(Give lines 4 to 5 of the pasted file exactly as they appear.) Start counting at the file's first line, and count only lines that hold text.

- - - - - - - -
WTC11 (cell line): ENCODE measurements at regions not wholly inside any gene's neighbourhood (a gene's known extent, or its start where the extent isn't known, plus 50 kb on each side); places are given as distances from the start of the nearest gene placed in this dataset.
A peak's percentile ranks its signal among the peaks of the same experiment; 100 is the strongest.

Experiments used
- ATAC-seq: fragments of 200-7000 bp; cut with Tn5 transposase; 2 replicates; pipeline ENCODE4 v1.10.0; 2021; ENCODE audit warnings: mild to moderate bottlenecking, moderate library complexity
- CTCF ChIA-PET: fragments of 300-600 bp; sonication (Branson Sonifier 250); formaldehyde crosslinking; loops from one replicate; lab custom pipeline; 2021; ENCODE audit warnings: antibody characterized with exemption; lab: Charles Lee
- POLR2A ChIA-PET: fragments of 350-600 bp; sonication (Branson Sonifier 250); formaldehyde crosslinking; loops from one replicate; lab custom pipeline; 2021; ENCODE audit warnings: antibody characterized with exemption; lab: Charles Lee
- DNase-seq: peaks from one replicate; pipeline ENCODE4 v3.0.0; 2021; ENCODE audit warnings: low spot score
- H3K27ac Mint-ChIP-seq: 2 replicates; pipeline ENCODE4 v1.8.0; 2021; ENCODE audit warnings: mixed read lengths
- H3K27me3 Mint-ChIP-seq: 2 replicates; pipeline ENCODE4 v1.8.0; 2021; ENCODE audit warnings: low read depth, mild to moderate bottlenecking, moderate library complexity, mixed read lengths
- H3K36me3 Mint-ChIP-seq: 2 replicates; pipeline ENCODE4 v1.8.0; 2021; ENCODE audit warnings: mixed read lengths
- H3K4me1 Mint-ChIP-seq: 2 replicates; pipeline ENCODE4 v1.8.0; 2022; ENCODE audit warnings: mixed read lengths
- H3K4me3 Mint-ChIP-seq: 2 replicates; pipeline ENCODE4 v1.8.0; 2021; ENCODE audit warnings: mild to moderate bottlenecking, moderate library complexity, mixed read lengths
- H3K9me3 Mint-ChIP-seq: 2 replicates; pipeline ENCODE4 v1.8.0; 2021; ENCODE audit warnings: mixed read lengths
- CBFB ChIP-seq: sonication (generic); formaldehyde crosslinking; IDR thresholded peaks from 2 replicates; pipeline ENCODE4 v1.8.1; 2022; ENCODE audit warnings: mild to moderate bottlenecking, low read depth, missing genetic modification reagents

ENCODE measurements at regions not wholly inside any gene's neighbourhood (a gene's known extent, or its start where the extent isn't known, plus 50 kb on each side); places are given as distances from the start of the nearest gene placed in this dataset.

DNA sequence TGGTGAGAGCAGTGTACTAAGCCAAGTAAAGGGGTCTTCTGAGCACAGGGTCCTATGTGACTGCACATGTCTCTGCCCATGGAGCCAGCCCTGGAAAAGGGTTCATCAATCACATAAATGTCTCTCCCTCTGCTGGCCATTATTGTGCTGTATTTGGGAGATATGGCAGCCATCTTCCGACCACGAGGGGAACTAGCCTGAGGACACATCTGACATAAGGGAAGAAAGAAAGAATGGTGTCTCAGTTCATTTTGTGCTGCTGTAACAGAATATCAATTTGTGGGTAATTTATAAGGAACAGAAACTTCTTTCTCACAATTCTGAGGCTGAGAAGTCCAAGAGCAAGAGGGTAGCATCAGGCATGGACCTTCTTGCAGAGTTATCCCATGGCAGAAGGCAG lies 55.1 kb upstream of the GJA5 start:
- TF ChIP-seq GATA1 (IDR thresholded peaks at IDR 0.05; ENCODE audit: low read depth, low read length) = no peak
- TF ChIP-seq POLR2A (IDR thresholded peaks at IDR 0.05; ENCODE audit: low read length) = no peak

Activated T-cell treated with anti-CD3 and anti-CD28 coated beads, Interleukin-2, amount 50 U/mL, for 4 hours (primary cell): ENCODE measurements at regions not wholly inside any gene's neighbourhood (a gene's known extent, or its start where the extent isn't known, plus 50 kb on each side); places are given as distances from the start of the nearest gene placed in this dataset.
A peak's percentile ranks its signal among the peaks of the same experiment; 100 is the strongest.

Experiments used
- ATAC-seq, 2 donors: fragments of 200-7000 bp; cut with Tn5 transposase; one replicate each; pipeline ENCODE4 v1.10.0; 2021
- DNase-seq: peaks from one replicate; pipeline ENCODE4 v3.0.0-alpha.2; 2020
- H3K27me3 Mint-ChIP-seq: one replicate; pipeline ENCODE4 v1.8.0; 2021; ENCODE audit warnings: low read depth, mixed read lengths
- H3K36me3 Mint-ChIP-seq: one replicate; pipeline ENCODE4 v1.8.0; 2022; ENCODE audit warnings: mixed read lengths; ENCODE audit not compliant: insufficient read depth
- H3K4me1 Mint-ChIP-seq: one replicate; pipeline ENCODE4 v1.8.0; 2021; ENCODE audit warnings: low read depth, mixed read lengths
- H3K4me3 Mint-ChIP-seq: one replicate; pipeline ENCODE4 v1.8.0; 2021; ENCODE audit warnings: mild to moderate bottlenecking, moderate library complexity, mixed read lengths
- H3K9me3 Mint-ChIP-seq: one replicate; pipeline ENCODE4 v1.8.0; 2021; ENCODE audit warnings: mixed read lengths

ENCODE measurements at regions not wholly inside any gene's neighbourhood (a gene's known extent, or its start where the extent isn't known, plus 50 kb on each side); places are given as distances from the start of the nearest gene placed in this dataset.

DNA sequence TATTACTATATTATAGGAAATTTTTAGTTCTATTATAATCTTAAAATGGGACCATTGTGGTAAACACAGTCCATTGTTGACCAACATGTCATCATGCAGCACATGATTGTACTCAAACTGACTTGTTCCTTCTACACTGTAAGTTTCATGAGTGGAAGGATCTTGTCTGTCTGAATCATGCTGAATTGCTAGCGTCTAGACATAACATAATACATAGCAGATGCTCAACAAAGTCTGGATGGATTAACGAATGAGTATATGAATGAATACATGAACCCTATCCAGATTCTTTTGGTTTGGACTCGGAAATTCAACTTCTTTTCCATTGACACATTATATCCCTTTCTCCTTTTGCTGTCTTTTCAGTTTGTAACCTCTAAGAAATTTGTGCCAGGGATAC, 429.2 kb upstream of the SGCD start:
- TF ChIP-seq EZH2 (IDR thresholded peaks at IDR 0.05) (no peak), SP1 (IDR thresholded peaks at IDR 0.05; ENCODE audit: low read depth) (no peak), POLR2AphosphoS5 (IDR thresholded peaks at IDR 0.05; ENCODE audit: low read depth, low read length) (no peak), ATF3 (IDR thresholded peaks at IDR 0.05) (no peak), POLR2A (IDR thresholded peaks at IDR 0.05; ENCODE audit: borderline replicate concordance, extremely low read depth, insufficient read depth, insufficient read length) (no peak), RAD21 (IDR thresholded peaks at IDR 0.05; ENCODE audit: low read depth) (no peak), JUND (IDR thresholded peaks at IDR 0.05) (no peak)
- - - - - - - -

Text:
- ATAC-seq: fragments of 200-7000 bp; cut with Tn5 transposase; 2 replicates; pipeline ENCODE4 v1.10.0; 2021; ENCODE audit warnings: mild to moderate bottlenecking, moderate library complexity
- CTCF ChIA-PET: fragments of 300-600 bp; sonication (Branson Sonifier 250); formaldehyde crosslinking; loops from one replicate; lab custom pipeline; 2021; ENCODE audit warnings: antibody characterized with exemption; lab: Charles Lee